There was a time when I considered passing the JLPT’s (Japanese Language Proficiency Test) highest level (level 1) to be the goal. Since passing it, I’ve understood it’s actually more of a beginning than anything else – and it’s a beginning of something good (and it ain’t just a beautiful friendship). There’s still lots more to learn, but with the end of JLPT studies begins the time when mastering the whole Japanese language is the goal, and there are no more silly tests.
Let me tell you three things that I used to think sucked but really enjoy now:
- Discovering a kanji I don’t recognize
- Reading a word I don’t know
- Finding a sentence pattern I don’t understand
Out of which 3 and 1 are fairly uncommon. And I am making an effort!
Every time I find a kanji that I don’t recognize, or a come upon a word I don’t know, or find a sentence pattern (grammar) I don’t understand, I look it up in the dictionary, find words using its different readings, locate sentences using these words, and add them to my Anki card deck.
I am learning 5 new items per day, and I make an effort to catch up by learning more on days after I for some reason didn’t do any new items (such as holidays). Most of these items are words, so that means my Japanese vocabulary is growing by at least 1800 words per year, which seems like a reasonable pace to me – although I’m sure it’s possible to learn much more than that.
Finding 5 new items per days actually takes some effort though. Although some days just seem to bring with them a storm of unseen vocabulary and kanji, in order to keep a decent buffer of them – I aim at always having at least 50 unseen cards in my Anki deck for rainy days – some effort is required. These are my main sources for discovering unknown Japanese:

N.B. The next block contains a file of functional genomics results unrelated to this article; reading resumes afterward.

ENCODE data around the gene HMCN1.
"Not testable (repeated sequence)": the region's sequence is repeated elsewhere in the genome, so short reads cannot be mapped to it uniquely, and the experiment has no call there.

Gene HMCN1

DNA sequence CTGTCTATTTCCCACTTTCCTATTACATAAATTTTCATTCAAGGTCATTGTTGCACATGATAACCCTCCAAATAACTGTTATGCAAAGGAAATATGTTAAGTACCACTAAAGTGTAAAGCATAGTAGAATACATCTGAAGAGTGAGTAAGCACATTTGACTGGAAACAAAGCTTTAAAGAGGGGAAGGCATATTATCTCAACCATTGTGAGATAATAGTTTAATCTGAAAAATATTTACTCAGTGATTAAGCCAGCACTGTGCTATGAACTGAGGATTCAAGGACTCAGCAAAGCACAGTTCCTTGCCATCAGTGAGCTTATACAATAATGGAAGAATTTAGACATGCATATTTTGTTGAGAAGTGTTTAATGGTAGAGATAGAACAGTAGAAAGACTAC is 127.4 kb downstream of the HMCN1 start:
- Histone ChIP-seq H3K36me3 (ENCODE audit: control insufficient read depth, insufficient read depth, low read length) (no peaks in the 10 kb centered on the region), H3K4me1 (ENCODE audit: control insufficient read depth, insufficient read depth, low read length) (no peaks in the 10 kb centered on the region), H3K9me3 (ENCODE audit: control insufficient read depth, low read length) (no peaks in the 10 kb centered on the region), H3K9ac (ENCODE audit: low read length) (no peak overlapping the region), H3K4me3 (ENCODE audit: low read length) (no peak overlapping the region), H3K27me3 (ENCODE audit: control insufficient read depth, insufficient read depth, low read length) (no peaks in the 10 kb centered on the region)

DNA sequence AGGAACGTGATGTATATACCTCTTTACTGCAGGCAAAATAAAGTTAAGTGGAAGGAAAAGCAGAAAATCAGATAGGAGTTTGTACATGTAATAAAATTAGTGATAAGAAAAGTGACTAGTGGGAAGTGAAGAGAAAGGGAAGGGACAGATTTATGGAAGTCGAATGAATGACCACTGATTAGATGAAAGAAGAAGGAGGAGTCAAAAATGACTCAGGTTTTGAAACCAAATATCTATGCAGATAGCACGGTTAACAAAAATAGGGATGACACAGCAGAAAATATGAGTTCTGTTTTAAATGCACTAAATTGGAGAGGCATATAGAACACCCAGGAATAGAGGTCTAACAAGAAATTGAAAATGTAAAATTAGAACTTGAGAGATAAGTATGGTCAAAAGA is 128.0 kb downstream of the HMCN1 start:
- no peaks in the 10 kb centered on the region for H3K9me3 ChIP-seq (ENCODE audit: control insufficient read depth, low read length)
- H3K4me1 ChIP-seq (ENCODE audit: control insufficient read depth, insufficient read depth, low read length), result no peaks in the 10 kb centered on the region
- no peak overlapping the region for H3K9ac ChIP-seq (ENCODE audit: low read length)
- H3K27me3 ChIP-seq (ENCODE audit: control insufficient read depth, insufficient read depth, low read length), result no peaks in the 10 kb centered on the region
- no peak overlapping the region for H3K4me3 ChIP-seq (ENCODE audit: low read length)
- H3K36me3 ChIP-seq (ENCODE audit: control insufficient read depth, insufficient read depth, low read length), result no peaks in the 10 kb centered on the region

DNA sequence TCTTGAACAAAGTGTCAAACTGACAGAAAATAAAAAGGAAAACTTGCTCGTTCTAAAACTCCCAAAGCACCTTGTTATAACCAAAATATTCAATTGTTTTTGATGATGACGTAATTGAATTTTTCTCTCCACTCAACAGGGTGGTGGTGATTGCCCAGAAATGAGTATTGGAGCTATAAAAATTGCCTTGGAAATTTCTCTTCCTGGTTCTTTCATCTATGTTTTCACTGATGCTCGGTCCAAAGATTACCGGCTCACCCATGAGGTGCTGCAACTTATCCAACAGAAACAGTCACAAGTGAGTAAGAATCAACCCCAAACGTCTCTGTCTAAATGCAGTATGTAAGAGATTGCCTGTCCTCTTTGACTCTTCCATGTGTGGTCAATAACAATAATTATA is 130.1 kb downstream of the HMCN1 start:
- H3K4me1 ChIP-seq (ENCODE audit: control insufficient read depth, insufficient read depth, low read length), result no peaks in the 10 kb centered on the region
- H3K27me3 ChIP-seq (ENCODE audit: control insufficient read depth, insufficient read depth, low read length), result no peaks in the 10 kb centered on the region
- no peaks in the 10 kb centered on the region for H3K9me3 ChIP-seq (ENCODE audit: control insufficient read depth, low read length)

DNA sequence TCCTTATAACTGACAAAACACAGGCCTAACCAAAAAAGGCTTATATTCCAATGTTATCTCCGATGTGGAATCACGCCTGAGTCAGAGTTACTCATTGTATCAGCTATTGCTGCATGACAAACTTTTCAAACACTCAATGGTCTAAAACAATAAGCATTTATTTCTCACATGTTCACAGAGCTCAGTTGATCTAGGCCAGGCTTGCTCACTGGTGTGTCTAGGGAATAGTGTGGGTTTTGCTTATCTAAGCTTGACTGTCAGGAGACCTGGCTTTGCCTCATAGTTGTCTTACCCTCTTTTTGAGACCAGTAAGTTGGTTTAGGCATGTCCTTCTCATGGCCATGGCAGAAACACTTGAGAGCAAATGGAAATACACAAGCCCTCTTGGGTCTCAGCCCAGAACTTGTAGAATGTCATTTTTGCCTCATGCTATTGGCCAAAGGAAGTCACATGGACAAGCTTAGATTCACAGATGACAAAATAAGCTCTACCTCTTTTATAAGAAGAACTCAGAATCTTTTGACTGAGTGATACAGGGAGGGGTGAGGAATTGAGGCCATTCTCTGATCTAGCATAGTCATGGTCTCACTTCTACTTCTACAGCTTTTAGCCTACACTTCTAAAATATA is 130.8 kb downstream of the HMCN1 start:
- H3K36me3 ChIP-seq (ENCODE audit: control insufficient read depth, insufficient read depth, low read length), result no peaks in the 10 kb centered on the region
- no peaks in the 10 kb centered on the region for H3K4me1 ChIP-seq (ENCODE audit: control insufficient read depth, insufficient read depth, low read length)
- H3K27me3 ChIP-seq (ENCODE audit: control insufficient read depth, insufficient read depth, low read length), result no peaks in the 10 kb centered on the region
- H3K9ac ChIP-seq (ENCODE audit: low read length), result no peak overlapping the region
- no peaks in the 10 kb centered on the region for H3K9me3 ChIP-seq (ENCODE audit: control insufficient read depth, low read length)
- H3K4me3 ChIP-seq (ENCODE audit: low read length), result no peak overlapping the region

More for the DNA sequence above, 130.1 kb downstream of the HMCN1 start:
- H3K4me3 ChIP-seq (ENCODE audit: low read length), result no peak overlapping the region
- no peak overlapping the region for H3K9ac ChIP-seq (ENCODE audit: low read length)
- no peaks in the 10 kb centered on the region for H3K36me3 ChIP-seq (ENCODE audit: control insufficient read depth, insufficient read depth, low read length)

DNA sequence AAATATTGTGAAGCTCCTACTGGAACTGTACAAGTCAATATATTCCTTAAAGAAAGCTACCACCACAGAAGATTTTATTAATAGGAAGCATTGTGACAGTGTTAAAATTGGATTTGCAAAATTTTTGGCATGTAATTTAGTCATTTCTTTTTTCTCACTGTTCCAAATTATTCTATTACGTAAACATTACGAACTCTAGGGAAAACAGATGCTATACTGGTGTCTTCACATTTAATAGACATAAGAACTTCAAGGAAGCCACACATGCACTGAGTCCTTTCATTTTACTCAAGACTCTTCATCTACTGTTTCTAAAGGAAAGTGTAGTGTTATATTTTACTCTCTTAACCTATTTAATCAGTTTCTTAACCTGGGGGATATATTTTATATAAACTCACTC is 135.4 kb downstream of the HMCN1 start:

- Japanese Wikipedia
- News”papers” – specifically Asahi Shimbun
- Books – any book, as long as it’s in Japanese
I find these three to have quite different characteristics; Japanese Wikipedia uses quite formal and long-winded language, decent supply of new words, but not many unknown kanji. The news on the other hand is written in that typically very compact form with lots of kanji compounds, but of course almost no non-joyo kanji, with a decent supply of new words, and also often interesting sentence patterns or vocabulary usage.
Books of course depends on the book… I read essentially anything I find interesting. Quite often that is books about the Japanese language or one of those introspective books about Japaneseness – of which there are plenty in Japan – both ones that go “Japan is the greatest” and those that go “Japan sucks”. The one I’m reading right now is quite basic in its general difficulty level but uses a tremendous amount of obscure kanji – actually I think the author is trying to show off – but that is of course great for my purpose.
Anyway, so, lots of reading, finding new things, and reviewing – every day. I used to listen to the radio a lot but I kind of grew tired of it and it stopped being very effective (although I still think it is for JLPT 1 listening practise), and besides now I’m listening to Chinese while working.
So that’s how I’m studying Japanese now, and I don’t expect it to change much for a while since I’m focusing on Chinese, albeit still mostly on a hobby level. Another thing I’m going to do is write a few more pages like my recently published page on software development-centered technical Japanese. I found writing that more fun than I had thought as well as providing me with a good chance for review, and I have a few more topics in mind!